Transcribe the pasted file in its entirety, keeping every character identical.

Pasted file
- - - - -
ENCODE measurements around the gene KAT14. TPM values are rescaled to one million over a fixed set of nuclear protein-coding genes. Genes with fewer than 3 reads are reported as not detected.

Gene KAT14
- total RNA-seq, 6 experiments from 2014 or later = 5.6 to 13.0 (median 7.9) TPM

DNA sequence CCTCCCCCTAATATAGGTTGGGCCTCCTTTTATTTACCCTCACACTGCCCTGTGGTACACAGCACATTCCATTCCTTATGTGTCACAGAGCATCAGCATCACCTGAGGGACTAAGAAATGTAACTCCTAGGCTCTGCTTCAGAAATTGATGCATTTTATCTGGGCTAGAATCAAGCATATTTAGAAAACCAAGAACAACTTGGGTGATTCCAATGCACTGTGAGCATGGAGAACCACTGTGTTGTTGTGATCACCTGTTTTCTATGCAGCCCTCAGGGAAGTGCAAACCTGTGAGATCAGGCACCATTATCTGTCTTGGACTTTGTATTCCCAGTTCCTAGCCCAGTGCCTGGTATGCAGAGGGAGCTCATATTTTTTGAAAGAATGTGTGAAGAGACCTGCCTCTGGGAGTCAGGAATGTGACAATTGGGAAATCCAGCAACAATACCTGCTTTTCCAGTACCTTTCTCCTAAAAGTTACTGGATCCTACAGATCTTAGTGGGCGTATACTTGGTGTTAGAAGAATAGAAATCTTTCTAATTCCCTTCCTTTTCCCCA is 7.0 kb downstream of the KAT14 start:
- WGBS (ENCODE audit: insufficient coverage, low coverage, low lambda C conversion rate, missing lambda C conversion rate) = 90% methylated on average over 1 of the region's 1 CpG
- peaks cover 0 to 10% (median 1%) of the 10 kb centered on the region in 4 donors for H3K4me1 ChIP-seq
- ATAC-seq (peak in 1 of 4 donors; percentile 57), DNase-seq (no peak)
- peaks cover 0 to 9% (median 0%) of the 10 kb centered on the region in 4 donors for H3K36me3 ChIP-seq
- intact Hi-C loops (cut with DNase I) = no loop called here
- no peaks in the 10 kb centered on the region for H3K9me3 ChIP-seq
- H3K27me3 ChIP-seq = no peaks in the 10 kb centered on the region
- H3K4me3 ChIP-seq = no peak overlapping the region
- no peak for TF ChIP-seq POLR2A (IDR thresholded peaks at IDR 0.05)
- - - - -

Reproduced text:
ENCODE measurements around the gene KAT14. TPM values are rescaled to one million over a fixed set of nuclear protein-coding genes. Genes with fewer than 3 reads are reported as not detected.

Gene KAT14
- total RNA-seq, 6 experiments from 2014 or later = 5.6 to 13.0 (median 7.9) TPM

DNA sequence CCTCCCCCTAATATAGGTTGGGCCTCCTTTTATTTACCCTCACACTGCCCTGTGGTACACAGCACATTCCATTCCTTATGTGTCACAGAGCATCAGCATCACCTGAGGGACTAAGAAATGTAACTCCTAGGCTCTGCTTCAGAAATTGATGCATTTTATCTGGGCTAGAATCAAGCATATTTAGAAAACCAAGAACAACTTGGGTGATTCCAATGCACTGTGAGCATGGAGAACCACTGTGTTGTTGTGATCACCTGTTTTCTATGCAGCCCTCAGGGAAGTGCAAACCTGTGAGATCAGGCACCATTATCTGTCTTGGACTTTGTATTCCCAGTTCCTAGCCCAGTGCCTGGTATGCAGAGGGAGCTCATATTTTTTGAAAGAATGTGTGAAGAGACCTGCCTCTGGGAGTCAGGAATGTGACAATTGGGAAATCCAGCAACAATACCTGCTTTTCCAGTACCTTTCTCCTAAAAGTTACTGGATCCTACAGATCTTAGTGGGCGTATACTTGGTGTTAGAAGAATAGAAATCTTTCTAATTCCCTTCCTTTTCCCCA is 7.0 kb downstream of the KAT14 start:
- WGBS (ENCODE audit: insufficient coverage, low coverage, low lambda C conversion rate, missing lambda C conversion rate) = 90% methylated on average over 1 of the region's 1 CpG
- peaks cover 0 to 10% (median 1%) of the 10 kb centered on the region in 4 donors for H3K4me1 ChIP-seq
- ATAC-seq (peak in 1 of 4 donors; percentile 57), DNase-seq (no peak)
- peaks cover 0 to 9% (median 0%) of the 10 kb centered on the region in 4 donors for H3K36me3 ChIP-seq
- intact Hi-C loops (cut with DNase I) = no loop called here
- no peaks in the 10 kb centered on the region for H3K9me3 ChIP-seq
- H3K27me3 ChIP-seq = no peaks in the 10 kb centered on the region
- H3K4me3 ChIP-seq = no peak overlapping the region
- no peak for TF ChIP-seq POLR2A (IDR thresholded peaks at IDR 0.05)